• Also its not possible to connect 3 x 10VA transformers to get 30VA without proper syncing. Much simple if you use single 30VA transformer.
  • For 50Hz output, LP filter at output is nearly always bulky, but that also depends on its power rating. With 25W(110mA) it won't be that big. 

Do you really need sine wave ? What THD is acceptable ? Is push-pull inverter output (stepped sine wave/square wave) acceptable ?


regards
sam_des







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sohel
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« Reply #10 on: July 23, 2014, 08:04:26 20:04 »

Dear,

sample picture will help to understand. i think you need like that.
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« Reply #11 on: July 24, 2014, 01:44:19 13:44 »

were you the one who made this?
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« Reply #12 on: July 24, 2014, 02:20:51 14:20 »

were you the one who made this?


it was a prototype which design by me.
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DreamCat
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« Reply #13 on: July 26, 2014, 07:54:01 07:54 »

Dear,

sample picture will help to understand. i think you need like that.
have two H bridge?
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« Reply #14 on: August 03, 2014, 01:18:58 13:18 »

Thanks to all who give their words, but as the chance to get this project is getting smaller then i decide to put in on bottom stack of my priority for now  Wink.

Solutions buddy usually complaint if the OP did not tell the real application of the question, so here is some description.

It is a small UPS for 220VAC 18Watt TL LED lamp, the circuit and the battery (NiMH) need to be fit on the lamp housing - this kind of device required on standard safety of high rise buildings - all lamp on emergency exit path need to have a backup power. I do have a sample of commercial product on my hand, it is a "conventional" dual conversion type - too complicated and expensive for it's usage in my thought. But it is now on my bench drawer  Grin.

-ichan
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zac
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« Reply #15 on: August 11, 2014, 06:35:52 18:35 »

It is a small UPS for 220VAC 18Watt TL LED lamp, the circuit and the battery (NiMH) need to be fit on the lamp housing - this kind of device required on standard safety of high rise buildings - all lamp on emergency exit path need to have a backup power

If you're providing backup power to an LED lamp, wouldn't it be simpler and more energy efficient to do the backup in DC mode and skip the inverter by using an LED lamp that can run from DC? 
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« Reply #16 on: August 13, 2014, 05:19:26 17:19 »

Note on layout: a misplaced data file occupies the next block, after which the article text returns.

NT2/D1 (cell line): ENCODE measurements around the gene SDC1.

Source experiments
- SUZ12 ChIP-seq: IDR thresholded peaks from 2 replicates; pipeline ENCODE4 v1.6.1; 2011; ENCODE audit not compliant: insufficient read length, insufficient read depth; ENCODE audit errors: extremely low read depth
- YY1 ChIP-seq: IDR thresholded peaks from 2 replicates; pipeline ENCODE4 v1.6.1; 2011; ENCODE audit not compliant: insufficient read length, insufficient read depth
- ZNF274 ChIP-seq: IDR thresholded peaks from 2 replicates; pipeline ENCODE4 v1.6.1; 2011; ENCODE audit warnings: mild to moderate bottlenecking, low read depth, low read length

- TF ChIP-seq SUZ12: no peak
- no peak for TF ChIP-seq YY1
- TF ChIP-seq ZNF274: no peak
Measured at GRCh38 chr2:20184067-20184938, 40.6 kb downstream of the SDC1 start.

If you're providing backup power to an LED lamp, wouldn't it be simpler and more energy efficient to do the backup in DC mode and skip the inverter by using an LED lamp that can run from DC? 

That is very true, the best place to put the backup power is on the led driver circuit itself. But on this project, that part (led + driver) already taken by the big player - what i can think of is to add a kind of add on module to their product without modifying it.

-ichan.
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« Reply #17 on: August 18, 2014, 11:48:13 11:48 »

I think in your case you should use either a simple PWMed square wave inverter (iron Core transformer) or another simple solution could be a simple DC > DC step up converter (High Freq/Ferrite core transformer) as here you are feeding a LED driver which itself is a SMPS and will accept DC as input.
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« Reply #18 on: August 20, 2014, 04:51:42 04:51 »

I think in your case you should use either a simple PWMed square wave inverter (iron Core transformer) or another simple solution could be a simple DC > DC step up converter (High Freq/Ferrite core transformer) as here you are feeding a LED driver which itself is a SMPS and will accept DC as input.

Keep in mind that the square wave can cause annoying buzzing sounds that may or may not be tolerable.  If it only occurs during emergency backup mode, it may be acceptable, but a constant buzzing would probably will not be. 
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« Reply #19 on: August 23, 2014, 09:03:03 09:03 »

I don't think that buzzing sound from a 50 Hertz square wave inverter will be too much given the transformer is tightly wound and its laminates are also clamped well... BUT still the best and cheap solution will be a step-up DC>DC converter and that too open loop ( transformer output voltages needs to carefully selected so that the output do not shoot too much high when battery is at its full potential) .Open loop output with some 2-3 % dead time will also help in reducing output capacitor ...... this could be the best and cheap solution.
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Ichan
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« Reply #20 on: August 23, 2014, 10:51:07 22:51 »

Many commercial led driver these days are "Triac Dimmable", they monitor the sine wave of ac input and looking for the phase angle switching by triac for dimming the led. Square wave ac will fooled this kind of led driver.

-ichan
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DreamCat
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« Reply #21 on: October 02, 2014, 01:48:38 13:48 »

I found a cheap IC, EG8010, from egmicro. for Pure Sine Wave inverter. only 5 RMB/PCS.
they also selling  EG8010+IR2110 driver module, 25 RMB.  you can search it on alibaba.
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« Reply #22 on: October 04, 2014, 05:21:50 17:21 »

That is interesting, thanks.

Is there documentation in english?

-ichan
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« Reply #23 on: October 06, 2014, 03:16:47 15:16 »

sorry, there is only a Chinese PDF file can be download.

but if you realy need it, and you can wait a long time, I can do some translating work in this PDF file.
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« Reply #24 on: October 06, 2014, 04:42:43 16:42 »

Is there documentation in english?
It seems that there is still no official English version of EG8010 datasheet. I found one attempt to translate it to Russian and one to English using Google translator. For latter follow the link http://www.edaboard.com/thread279936.html.
I didn't check this file but MAXPAYNE probably did (though he was disappointed in one made by his own http://www.sonsivri.to/forum/index.php?topic=50784.0 ) .